Would my Mom be eligible for survivor benefits if Dad didn't serve in Vietnam but was in the Navy during that period?

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He was honorably discharged and I was just wondering if she would be eligible for any survivor benefits if/when she becomes in need of medical/home health care?

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Laurie,

The best thing to do is to visit your local VA office or check the Veteran's Affairs website. This link http://www.va.gov/opa/persona/dependent_survivor.asp will take you to a page on the VA website specifically for dependents and survivors. There are also other pages that speak about Aid & Attendance, etc. In some instances the benefits are available based on low income, whether the service member had a service connected disability or disease, whether payments were made to the Spousal Benefit, etc. You would just need to do some investigating and possibly contact a nearby VA office in person or by phone.

I would suggest that if you think its at all possible that your Mom might be eligible for some type of benefit, print the forms (they're available online), fill them out and mail them in with the information required. All you can be told is yes or no. It's worth the effort.

FYI. My Dad died a month ago of LBD. He was retired military. He never even thought of applying for benefits while he was alive as he wasn't disabled, injured, etc. My Mom and I visited the casualty office at the local military base because we were told we should do that to make certain his death information was properly recorded. Without us even asking, the person we visited with pulled up all the online forms for VA claims and filled them out for my Mom. The forms included a claim for a monthly benefit due to the fact that my Dad served in southeast Asia during the Vietnam War (though not in Vietnam itself) and the base he was stationed at was probably contaminated by agent orange (which we were not aware of and which is apparently known to lead to Parkinson's Disease and cardiovascular problems), a claim for payment of funeral and burial expenses, and some other claims which I don't remember. She also filled out the paperwork for a burial marker and for the portion of his last retirement check that my Mom is due. We are aware that nothing might come of the monthly benefit claim, and that it might take upwards of nine months to hear the result, but at least someone was on top of things enough to let us know what was out there and to take the time to complete all the paperwork. Those people are available. You just might have to make some phone calls and visit some websites.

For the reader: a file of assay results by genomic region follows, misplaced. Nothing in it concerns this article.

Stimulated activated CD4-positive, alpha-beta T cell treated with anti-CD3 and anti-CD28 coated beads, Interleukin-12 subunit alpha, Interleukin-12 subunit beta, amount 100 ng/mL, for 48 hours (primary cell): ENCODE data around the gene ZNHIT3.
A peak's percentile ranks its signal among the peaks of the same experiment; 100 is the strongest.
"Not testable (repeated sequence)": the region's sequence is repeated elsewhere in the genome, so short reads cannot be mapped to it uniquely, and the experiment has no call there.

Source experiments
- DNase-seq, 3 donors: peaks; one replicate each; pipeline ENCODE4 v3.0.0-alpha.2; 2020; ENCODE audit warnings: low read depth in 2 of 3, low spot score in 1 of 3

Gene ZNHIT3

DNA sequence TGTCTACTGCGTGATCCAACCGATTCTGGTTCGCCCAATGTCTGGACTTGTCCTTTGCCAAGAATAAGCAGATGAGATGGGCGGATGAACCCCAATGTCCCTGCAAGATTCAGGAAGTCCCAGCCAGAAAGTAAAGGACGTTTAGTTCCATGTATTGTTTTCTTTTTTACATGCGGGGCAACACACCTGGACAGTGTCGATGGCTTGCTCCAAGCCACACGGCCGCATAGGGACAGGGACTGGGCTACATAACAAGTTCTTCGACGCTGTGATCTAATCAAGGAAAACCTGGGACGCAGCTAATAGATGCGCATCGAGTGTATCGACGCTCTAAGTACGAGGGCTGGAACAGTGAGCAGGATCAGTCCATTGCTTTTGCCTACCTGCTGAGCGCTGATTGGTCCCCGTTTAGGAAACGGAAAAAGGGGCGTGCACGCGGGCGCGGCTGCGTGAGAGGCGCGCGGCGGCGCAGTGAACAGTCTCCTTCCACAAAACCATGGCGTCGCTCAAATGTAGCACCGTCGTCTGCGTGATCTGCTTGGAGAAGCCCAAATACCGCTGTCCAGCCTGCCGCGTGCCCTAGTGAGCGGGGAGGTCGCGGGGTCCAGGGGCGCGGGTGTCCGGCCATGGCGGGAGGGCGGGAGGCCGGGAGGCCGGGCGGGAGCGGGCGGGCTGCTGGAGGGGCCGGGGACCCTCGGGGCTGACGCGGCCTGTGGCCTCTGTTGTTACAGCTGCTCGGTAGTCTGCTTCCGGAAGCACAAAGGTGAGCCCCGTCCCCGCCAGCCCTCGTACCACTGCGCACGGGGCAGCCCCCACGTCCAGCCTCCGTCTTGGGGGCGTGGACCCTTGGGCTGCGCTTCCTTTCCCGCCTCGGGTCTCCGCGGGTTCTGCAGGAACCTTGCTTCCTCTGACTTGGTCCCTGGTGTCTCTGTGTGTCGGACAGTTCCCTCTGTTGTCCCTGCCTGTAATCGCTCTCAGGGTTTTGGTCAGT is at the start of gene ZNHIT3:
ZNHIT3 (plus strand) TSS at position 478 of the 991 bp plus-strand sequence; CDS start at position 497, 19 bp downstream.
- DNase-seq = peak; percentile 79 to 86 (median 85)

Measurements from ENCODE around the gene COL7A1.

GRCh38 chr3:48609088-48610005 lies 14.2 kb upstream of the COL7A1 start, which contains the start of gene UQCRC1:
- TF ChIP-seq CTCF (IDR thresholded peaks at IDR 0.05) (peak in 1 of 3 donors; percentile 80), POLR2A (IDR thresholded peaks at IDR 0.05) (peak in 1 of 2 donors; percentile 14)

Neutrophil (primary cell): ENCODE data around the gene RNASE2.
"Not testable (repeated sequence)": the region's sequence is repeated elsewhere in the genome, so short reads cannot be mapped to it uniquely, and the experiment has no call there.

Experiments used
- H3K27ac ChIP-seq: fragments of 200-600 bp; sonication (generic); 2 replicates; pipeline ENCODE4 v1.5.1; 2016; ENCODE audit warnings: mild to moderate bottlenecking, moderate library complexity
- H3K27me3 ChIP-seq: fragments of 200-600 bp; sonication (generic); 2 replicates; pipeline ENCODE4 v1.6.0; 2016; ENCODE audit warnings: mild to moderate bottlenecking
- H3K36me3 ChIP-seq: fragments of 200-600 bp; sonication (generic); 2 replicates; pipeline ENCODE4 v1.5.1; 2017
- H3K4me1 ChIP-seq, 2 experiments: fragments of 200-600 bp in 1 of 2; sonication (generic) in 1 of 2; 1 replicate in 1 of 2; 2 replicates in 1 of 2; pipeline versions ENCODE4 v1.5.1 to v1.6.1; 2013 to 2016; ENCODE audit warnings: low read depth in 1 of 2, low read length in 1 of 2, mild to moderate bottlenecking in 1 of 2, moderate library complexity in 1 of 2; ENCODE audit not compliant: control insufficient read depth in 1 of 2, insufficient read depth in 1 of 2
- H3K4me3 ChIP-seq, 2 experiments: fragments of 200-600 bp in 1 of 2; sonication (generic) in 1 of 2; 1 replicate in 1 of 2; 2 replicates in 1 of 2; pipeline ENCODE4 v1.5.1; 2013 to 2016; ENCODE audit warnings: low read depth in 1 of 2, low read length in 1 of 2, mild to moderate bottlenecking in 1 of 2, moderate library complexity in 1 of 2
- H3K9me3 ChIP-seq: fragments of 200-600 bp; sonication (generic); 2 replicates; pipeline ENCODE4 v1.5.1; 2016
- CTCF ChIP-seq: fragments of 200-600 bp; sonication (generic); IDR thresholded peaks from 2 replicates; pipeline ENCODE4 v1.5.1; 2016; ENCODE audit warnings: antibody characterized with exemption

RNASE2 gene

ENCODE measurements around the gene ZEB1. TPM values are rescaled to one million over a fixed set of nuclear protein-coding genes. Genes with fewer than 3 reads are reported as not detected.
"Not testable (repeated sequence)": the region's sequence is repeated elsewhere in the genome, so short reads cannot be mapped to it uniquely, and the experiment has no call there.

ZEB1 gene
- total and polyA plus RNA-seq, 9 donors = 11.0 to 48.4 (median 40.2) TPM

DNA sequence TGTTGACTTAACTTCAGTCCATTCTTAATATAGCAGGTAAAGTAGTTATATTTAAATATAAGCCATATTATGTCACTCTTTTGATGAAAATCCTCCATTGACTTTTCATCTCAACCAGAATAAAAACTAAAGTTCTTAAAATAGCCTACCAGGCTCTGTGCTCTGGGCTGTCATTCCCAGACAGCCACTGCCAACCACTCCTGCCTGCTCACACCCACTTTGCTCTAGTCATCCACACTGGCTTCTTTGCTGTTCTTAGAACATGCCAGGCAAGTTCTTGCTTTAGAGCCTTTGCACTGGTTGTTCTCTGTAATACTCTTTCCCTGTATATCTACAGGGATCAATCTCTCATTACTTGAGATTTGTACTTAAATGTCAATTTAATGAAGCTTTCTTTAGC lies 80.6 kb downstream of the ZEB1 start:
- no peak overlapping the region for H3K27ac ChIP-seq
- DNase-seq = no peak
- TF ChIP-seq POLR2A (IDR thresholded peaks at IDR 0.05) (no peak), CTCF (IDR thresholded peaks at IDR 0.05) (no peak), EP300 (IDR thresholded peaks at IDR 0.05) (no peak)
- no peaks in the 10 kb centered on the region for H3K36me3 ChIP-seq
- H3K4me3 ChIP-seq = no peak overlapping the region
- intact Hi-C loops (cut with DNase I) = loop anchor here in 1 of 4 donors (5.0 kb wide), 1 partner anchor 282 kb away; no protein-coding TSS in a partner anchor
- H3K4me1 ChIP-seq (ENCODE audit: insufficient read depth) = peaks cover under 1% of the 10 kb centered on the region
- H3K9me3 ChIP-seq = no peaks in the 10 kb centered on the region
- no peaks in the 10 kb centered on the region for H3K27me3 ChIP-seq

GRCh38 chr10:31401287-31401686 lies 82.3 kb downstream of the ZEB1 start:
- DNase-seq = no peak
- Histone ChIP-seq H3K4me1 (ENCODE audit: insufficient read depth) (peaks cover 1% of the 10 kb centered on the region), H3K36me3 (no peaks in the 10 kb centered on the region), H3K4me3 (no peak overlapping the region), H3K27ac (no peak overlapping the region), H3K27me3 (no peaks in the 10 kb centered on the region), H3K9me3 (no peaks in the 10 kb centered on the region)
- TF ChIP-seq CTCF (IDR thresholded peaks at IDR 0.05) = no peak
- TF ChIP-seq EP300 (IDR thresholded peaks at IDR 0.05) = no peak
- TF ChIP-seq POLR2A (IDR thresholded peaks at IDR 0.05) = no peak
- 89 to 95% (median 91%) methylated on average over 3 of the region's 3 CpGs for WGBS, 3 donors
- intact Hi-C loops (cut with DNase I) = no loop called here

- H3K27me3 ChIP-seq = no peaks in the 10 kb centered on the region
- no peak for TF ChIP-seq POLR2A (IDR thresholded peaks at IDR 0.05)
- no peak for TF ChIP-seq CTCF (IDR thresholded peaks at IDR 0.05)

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there is a stipulation that widows/widowers can remarry (a non-veteran) and still collect benefits so long as they remarried after a certain age...I want to say 52 or 62 but the VA.gov site will have that info stated accurately.
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Ferris,I think you're talking about something other than Veteran's Aid and Attendance. Judylbo is exactly right about the requirements for A&A. I've also been thru this for my mom and she's now receiving that benefit. She would not have been eligible under the requirements you mention.